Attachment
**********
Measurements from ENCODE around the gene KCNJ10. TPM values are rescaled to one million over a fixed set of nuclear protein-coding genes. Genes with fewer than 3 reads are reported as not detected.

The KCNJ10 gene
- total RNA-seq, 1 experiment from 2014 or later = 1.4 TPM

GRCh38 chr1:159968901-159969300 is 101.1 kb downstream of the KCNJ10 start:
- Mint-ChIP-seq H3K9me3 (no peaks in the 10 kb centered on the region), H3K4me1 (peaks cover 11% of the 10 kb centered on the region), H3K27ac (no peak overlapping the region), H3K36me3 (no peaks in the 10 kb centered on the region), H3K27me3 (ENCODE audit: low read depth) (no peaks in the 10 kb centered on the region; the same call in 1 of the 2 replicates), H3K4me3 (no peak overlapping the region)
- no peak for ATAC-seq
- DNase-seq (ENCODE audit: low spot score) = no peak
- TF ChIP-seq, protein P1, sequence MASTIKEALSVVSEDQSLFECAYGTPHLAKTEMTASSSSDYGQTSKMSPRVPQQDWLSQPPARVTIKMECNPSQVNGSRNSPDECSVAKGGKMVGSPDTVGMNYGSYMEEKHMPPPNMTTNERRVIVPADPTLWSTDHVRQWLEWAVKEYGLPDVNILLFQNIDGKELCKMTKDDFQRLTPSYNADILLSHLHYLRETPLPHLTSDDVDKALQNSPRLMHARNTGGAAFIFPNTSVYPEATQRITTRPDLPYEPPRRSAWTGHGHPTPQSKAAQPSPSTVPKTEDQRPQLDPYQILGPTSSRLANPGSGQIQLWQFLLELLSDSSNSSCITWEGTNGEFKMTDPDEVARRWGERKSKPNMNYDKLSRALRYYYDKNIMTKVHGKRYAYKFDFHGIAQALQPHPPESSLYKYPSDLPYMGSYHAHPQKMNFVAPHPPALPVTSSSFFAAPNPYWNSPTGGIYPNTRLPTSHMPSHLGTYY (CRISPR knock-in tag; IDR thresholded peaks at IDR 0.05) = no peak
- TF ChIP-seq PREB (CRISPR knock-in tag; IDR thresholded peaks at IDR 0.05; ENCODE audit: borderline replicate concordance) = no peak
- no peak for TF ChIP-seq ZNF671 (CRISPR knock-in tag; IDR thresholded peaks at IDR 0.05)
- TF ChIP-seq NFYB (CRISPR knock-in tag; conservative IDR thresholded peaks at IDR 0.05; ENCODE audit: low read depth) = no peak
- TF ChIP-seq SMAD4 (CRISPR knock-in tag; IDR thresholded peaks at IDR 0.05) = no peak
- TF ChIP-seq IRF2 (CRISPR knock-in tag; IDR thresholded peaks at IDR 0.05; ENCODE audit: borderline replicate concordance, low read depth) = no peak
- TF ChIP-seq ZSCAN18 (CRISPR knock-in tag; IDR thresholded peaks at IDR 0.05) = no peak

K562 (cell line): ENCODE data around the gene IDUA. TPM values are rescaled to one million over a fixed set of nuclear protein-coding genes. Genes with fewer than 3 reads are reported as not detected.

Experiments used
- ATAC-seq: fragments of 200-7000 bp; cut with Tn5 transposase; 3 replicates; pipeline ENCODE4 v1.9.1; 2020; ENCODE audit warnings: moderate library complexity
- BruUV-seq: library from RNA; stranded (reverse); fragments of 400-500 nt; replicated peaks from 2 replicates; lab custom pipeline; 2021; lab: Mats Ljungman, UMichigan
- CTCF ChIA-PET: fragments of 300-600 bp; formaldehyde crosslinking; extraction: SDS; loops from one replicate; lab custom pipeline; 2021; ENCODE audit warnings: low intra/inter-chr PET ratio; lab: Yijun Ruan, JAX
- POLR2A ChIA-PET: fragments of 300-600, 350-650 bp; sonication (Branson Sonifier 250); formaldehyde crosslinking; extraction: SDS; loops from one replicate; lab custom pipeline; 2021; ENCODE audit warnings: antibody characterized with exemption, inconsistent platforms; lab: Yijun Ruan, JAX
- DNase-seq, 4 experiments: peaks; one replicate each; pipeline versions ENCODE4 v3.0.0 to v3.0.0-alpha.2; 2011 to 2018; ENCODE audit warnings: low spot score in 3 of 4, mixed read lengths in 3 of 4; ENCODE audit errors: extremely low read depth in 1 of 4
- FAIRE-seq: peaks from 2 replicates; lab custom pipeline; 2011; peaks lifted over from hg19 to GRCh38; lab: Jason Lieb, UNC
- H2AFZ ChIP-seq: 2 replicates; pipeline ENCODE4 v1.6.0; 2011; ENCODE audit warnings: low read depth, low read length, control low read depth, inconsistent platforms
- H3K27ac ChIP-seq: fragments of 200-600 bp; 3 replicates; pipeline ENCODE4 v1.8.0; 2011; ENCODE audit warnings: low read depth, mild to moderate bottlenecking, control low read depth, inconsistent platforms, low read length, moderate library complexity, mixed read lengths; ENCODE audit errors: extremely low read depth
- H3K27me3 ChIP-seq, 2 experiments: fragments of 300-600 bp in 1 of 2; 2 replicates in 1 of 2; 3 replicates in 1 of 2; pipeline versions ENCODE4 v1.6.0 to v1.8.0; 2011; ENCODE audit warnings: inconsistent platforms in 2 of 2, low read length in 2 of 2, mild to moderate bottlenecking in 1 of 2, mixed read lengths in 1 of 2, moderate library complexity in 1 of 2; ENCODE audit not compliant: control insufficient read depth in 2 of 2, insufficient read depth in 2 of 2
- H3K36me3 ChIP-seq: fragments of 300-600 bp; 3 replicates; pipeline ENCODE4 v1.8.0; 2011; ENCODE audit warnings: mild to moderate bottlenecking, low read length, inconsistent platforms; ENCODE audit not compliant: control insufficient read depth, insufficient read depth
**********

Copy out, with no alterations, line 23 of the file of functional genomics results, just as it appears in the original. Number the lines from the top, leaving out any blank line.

- H2AFZ ChIP-seq: 2 replicates; pipeline ENCODE4 v1.6.0; 2011; ENCODE audit warnings: low read depth, low read length, control low read depth, inconsistent platforms